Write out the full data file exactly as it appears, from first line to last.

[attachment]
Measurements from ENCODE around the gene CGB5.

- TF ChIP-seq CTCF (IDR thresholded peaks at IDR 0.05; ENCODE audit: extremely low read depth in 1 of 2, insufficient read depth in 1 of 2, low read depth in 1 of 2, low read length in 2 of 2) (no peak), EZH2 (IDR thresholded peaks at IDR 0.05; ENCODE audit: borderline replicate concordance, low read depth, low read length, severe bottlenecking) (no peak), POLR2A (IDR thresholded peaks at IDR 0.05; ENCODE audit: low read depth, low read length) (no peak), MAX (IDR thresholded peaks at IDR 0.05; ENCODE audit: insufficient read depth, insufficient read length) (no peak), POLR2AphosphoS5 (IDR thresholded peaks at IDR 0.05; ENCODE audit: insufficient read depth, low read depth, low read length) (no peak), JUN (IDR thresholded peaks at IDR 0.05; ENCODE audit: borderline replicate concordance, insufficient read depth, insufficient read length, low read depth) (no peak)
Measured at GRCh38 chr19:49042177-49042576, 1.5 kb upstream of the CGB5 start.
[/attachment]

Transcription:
Measurements from ENCODE around the gene CGB5.

- TF ChIP-seq CTCF (IDR thresholded peaks at IDR 0.05; ENCODE audit: extremely low read depth in 1 of 2, insufficient read depth in 1 of 2, low read depth in 1 of 2, low read length in 2 of 2) (no peak), EZH2 (IDR thresholded peaks at IDR 0.05; ENCODE audit: borderline replicate concordance, low read depth, low read length, severe bottlenecking) (no peak), POLR2A (IDR thresholded peaks at IDR 0.05; ENCODE audit: low read depth, low read length) (no peak), MAX (IDR thresholded peaks at IDR 0.05; ENCODE audit: insufficient read depth, insufficient read length) (no peak), POLR2AphosphoS5 (IDR thresholded peaks at IDR 0.05; ENCODE audit: insufficient read depth, low read depth, low read length) (no peak), JUN (IDR thresholded peaks at IDR 0.05; ENCODE audit: borderline replicate concordance, insufficient read depth, insufficient read length, low read depth) (no peak)
Measured at GRCh38 chr19:49042177-49042576, 1.5 kb upstream of the CGB5 start.